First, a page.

FDA says it hasn’t blocked the promotion of testing during the new corona pandemic

The U.S. Food and Drug Administration (FDA) appears to have avoided the charges by saying it has encountered a “bottleneck” in the testing of the new corona virus, and dismissed criticism that the COVID-19 test has been delayed because of its negligence, according to slashGear. In recent weeks, detection figures in the United States have become a controversial topic in the new corona virus pandemic, suggesting that uncertainty about how many Americans may infect them has left health care providers in trouble and unprepared.

FDA says it hasn't blocked the promotion of testing during the new corona pandemic

Of course, the testing didn’t go as smoothly as many had hoped. The U.S. Centers for Disease Control and Prevention (CDC) has developed a test that can be deployed in laboratories across the United States, but it has found problems that make it unreliable. Alternative products must therefore be developed, and it is not clear what causes this.

Since then, getting COVID-19 testing has been a controversial topic. Even without showing any widely expected symptoms, several prominent politicians, athletes and businessmen have been tested for the new coronavirus. Meanwhile, the wide-ranging public tests promised by U.S. President Donald Trump have not emerged.

One suggested explanation was that the potential COVID-19 test had been blocked by the FDA, a claim the agency said Monday was completely false. “FDA regulations do not prevent the spread of testing during pandemics,” FDA Director Stephen M. Hahn, M.D., said in a statement Monday. In this public health emergency, each FDA action to address the COVID-19 pandemic balances the urgent need to provide diagnostic testing with a certain level of oversight to ensure accurate testing is deployed. “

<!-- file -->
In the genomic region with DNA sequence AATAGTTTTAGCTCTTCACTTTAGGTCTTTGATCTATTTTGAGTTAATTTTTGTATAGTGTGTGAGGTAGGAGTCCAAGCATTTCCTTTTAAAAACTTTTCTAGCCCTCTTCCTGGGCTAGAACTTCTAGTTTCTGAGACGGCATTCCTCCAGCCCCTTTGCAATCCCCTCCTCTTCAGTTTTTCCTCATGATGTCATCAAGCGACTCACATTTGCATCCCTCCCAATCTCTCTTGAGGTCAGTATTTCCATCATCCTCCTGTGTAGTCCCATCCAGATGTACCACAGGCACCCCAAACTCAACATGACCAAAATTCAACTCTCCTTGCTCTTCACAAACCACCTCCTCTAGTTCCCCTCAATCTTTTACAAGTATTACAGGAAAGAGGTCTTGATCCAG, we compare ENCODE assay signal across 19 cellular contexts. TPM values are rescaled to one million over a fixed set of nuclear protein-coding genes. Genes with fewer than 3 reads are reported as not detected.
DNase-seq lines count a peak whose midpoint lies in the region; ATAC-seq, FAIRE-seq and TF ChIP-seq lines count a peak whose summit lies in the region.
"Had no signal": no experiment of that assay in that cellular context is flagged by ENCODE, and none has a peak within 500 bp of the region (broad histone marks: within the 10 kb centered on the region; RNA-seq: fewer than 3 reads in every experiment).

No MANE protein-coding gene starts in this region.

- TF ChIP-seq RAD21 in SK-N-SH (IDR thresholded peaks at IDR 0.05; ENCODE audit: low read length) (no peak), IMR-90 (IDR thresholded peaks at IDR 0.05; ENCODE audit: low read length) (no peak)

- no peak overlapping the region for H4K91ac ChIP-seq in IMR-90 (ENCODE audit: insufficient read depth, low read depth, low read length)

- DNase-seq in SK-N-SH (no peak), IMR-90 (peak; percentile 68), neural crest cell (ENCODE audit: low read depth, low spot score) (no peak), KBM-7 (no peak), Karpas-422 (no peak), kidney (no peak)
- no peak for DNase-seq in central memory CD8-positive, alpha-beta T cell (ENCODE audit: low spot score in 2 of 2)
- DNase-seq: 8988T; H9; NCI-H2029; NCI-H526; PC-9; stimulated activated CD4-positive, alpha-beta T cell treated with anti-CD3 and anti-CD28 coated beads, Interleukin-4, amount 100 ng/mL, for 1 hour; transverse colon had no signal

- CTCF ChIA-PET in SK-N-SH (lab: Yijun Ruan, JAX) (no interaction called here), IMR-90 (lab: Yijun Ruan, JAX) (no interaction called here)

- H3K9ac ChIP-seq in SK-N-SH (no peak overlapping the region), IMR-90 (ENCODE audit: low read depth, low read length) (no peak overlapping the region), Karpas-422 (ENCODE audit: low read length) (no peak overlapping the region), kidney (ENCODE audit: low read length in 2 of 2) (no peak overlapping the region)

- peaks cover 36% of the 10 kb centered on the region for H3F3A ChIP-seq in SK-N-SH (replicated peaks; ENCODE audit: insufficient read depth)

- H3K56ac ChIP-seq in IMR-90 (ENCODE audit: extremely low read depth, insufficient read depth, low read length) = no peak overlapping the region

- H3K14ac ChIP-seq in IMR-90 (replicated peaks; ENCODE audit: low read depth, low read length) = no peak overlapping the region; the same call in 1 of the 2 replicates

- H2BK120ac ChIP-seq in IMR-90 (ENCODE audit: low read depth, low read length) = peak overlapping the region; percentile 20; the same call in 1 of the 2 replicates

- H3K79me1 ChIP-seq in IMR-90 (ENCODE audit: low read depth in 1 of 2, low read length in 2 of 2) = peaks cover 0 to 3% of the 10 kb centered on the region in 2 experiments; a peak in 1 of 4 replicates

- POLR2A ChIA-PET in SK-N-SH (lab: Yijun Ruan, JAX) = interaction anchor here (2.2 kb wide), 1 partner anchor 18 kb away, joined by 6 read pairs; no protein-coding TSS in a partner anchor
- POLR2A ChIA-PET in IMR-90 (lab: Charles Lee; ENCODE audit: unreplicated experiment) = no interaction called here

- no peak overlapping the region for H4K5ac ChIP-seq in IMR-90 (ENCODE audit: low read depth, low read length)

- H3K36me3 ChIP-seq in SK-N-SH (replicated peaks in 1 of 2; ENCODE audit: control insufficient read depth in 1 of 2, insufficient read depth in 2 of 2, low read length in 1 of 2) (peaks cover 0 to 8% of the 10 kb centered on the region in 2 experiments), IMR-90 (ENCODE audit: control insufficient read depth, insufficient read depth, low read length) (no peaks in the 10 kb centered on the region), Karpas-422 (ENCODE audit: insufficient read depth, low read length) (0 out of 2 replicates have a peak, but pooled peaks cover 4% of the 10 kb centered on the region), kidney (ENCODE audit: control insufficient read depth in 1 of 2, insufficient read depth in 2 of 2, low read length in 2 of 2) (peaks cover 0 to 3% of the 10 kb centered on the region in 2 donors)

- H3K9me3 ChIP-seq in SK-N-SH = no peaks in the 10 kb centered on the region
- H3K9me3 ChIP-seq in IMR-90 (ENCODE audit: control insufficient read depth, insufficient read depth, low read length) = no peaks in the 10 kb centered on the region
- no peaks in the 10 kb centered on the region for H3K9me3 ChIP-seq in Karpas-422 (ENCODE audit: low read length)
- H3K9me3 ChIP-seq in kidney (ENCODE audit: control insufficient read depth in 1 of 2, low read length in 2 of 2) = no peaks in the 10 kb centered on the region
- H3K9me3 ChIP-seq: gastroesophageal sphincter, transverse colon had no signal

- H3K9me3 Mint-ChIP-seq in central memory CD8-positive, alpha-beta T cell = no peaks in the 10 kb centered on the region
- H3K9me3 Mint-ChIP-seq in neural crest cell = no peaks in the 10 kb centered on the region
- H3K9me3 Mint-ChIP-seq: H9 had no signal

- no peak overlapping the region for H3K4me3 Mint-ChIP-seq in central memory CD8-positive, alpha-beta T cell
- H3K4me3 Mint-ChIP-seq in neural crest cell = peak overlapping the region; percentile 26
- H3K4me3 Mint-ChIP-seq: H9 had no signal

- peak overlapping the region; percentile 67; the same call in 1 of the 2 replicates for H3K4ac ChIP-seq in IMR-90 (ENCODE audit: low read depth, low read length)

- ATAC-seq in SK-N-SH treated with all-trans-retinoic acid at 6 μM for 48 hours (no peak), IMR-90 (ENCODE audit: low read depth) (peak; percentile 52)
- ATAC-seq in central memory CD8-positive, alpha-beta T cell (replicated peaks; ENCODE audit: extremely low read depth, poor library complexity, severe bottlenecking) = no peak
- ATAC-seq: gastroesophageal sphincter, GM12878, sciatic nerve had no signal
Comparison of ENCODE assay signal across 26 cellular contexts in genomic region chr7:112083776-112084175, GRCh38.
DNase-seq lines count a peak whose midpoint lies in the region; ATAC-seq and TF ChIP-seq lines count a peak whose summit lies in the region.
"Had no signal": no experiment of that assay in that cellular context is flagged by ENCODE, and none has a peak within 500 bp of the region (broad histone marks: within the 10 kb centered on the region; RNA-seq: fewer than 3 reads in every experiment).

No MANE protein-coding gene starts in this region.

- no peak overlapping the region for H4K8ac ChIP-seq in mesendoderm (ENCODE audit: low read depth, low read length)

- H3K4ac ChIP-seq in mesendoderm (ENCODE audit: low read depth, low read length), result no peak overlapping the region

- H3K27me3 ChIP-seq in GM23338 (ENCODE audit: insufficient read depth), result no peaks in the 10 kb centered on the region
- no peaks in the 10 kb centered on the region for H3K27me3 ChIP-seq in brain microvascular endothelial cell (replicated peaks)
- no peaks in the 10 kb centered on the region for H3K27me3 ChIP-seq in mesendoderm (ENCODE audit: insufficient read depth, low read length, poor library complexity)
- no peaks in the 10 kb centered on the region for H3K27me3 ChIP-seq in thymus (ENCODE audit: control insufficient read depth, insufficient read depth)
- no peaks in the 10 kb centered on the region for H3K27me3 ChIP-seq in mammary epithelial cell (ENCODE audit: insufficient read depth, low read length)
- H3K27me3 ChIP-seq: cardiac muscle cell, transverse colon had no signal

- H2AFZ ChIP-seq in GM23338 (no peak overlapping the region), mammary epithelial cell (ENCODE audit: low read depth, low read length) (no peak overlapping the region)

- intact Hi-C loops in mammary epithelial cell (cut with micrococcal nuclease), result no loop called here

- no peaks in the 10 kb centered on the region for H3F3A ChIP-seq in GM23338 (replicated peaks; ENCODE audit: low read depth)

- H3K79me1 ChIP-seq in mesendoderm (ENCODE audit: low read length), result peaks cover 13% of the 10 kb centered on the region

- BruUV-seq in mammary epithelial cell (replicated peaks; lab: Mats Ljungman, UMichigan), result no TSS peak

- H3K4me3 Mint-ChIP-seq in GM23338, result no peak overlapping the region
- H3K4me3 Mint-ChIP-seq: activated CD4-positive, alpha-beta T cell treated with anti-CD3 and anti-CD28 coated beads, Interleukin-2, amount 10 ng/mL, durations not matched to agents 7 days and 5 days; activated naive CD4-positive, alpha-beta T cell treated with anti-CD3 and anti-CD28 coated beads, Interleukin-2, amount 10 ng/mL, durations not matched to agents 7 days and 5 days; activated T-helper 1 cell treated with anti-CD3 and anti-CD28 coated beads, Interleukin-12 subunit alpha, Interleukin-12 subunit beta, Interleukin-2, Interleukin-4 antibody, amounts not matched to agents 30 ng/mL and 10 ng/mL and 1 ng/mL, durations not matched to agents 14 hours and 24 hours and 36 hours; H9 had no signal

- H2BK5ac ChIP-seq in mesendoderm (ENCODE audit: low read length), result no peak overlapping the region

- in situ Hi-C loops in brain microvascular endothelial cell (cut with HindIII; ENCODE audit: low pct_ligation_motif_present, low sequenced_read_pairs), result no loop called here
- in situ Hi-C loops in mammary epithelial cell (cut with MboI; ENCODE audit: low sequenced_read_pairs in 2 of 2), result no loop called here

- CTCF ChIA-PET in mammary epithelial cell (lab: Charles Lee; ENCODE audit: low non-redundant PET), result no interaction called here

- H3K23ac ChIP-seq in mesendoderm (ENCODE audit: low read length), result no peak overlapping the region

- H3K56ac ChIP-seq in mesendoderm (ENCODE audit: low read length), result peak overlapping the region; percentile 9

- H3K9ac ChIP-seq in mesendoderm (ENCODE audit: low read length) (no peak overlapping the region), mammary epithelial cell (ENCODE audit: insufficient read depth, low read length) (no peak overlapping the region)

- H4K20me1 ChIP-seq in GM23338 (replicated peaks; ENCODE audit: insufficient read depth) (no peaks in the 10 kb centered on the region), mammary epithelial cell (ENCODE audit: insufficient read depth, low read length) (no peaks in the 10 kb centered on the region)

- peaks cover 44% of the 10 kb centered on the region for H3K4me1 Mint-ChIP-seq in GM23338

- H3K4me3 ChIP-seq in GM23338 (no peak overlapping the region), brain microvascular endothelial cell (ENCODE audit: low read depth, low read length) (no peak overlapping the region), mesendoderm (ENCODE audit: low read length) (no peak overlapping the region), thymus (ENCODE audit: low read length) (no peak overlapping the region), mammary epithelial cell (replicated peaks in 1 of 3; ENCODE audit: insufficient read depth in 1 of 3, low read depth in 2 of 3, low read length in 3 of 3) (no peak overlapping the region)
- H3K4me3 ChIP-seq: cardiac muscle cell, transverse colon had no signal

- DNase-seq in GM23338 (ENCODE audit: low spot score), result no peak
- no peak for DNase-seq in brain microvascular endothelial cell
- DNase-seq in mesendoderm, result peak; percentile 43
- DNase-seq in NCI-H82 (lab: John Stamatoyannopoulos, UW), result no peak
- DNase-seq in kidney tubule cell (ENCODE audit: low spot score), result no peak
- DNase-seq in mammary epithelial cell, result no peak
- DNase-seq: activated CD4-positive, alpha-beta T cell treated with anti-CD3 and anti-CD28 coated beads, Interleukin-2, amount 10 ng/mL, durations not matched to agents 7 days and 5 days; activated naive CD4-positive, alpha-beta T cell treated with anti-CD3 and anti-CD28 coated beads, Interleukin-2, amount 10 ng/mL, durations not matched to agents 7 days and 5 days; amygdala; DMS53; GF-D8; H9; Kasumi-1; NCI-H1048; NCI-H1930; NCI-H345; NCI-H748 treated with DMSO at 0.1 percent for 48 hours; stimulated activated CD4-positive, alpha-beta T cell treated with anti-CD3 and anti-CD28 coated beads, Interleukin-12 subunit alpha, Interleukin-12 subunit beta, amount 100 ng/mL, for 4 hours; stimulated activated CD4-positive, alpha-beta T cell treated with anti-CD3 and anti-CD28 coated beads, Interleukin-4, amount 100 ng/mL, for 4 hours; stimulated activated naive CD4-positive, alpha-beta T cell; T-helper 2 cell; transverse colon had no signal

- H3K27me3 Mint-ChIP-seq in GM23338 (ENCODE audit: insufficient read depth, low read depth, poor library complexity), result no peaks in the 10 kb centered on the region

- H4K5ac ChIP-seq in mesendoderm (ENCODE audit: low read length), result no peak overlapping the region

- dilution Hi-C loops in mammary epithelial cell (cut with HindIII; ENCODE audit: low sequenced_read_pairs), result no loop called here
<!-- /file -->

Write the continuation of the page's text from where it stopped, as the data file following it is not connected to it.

The FDA does not develop its own testing methods, nor does it define which tests should be used by healthcare providers. Instead, it focuses on the accuracy and reliability of the results. Dr Hahn points out that this is the case, “even if some people want us to test them in the market without evidence that they are feasible.” “

Hahn said the agency has worked with more than 230 developers since the beginning of the year, and they have submitted or are expected to submit requests to the FDA for urgent authorization for its tests. So far, 20 such authorizations have been granted. More than 110 labs have notified the FDA that they have started using their own tests.

Currently, there is an Emergency Use Authorization (EUA) covering coronavirus testing. This effectively relaxes the standards for new testing and speeds up the FDA review process. “In many cases, the FDA can complete this review in as little as a day, and this review has been repeated,” Dr. Hahn said. “But even with THE EUA, it needs to develop and submit actual tests.” None of this has happened: for example, only six labs took advantage of simplified processes in the first week. In many cases, Dr. Hahn explains, the lab either does not have tests or virus samples to check the accuracy of the tests.

As part of the $2 trillion stimulus bill signed on Friday, the FDA received $80 million in additional funding for its COVID-19 response.